|Togo's Faure Gnassingbe|
Gambia's Yaya Jammeh and Togo's Faure Gnassingbe were the only two presidents of the 16-member of ECOWAS who opposed the proposal. Yaya Jammeh seized power illegally in 1994. He transformed himself into a civilian president in 1996 and is currently serving his fourth 5-year term, in addition to the first two year in which he was head of the Armed Forces Provisional Ruling Council. Twenty two years in the presidency, he's one of Africa's longest-serving leader.
By comparison, Faure Gnessingbe was reelected to his third 5-year term last April amid protest from the opposition. He succeeds his father Gnassingbe Eyadema who died in office, extending the family dynasty to nearly a half-century.
The number of those supporting the proposal came as a surprise to many who thought that the west African region was, at one stage in its history, littered with dictators most of whose rule ended violently.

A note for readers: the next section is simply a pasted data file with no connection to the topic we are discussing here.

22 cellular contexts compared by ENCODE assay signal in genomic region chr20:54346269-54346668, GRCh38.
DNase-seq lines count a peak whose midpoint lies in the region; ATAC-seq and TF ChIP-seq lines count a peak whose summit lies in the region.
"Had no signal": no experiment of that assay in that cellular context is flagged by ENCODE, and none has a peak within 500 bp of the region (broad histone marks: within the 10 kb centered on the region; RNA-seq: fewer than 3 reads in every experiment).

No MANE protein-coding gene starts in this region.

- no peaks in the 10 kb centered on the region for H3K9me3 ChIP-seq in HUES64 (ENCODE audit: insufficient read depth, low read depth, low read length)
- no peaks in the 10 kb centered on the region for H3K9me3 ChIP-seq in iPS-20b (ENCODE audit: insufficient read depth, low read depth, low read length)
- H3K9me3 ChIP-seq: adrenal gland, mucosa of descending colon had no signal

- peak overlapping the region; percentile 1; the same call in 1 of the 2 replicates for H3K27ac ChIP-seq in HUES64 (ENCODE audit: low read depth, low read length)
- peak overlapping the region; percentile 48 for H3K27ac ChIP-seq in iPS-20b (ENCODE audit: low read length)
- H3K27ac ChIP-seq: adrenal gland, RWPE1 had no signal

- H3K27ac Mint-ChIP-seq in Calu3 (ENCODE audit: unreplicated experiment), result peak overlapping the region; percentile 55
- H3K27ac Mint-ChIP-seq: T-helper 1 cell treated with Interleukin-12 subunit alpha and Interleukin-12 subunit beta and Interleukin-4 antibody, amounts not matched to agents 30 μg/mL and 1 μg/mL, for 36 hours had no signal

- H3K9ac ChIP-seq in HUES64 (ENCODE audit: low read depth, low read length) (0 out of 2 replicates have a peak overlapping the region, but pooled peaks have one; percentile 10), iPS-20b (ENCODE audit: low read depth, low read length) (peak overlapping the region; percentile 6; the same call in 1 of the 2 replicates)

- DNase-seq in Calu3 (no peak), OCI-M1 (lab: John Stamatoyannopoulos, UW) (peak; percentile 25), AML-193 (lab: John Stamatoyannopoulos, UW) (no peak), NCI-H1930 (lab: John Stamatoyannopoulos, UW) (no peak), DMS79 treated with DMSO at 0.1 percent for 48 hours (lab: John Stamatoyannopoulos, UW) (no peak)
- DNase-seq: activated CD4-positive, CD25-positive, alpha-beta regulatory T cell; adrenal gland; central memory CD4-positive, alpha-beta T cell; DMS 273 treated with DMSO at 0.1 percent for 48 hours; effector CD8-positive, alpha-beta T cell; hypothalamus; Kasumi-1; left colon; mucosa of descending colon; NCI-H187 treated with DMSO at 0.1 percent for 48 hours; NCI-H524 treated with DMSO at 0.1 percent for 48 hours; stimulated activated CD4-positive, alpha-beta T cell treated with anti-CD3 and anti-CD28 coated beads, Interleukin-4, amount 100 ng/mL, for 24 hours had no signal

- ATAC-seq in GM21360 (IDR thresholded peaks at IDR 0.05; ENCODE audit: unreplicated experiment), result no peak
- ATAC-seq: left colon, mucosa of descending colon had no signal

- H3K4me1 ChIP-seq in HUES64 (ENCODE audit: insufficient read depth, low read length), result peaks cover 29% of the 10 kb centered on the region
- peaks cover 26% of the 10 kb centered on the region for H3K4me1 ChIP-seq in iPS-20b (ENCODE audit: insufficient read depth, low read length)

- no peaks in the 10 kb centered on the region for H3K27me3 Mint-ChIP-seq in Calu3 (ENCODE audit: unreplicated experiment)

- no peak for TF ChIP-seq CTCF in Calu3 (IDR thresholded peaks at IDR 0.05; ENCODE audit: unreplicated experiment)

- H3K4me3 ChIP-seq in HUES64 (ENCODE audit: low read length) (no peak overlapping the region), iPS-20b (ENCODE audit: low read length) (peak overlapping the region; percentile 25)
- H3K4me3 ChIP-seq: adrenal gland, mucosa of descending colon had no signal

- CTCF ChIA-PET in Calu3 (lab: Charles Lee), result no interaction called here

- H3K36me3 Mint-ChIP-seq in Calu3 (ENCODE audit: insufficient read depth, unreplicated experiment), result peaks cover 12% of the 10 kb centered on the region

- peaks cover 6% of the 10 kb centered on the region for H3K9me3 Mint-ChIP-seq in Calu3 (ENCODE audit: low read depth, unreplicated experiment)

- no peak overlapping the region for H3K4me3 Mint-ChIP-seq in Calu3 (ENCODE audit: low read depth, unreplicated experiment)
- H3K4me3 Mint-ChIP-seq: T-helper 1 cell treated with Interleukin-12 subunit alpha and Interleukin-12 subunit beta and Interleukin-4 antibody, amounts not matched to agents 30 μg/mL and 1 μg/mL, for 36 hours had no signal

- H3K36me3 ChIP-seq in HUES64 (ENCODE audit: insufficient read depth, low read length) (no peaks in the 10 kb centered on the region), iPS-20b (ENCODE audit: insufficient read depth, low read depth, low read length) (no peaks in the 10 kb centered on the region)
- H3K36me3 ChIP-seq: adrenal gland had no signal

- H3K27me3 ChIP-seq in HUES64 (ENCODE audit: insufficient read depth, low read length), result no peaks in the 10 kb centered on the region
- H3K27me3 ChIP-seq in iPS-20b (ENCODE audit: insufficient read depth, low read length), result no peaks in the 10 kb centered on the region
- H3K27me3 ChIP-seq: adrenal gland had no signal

The proposal was tabled before the ECOWAS Summit held in Accra, Ghana chaired by John Mahama, president of Ghana and Chairman of the regional group. Yaya Jammeh did not attend for reasons only known to him. He was instead represented by his Vice President, Isatou Njie-Saidy and Foreign Minister Neneh Macdouall-Gaye.
Speaking to Reuters after the session, Ghana's Foreign Minister, Hannah Tetteh, said that "this dissenting view (from Gambia and Togo) became the majority view at the end of the day."
Although the proposal failed to attract unanimous consent, it did show that 14 out of 16 of the Member States strongly support the proposal. Benin's Yayi Boni, who briefly toyed with the idea of running for a third term quickly dropped the idea and joined the majority of the ECOWAS Heads of State in support of a well overdue idea of getting rid of perpetual presidency. A Movement will grow out of the idea of term limits for all African presidents.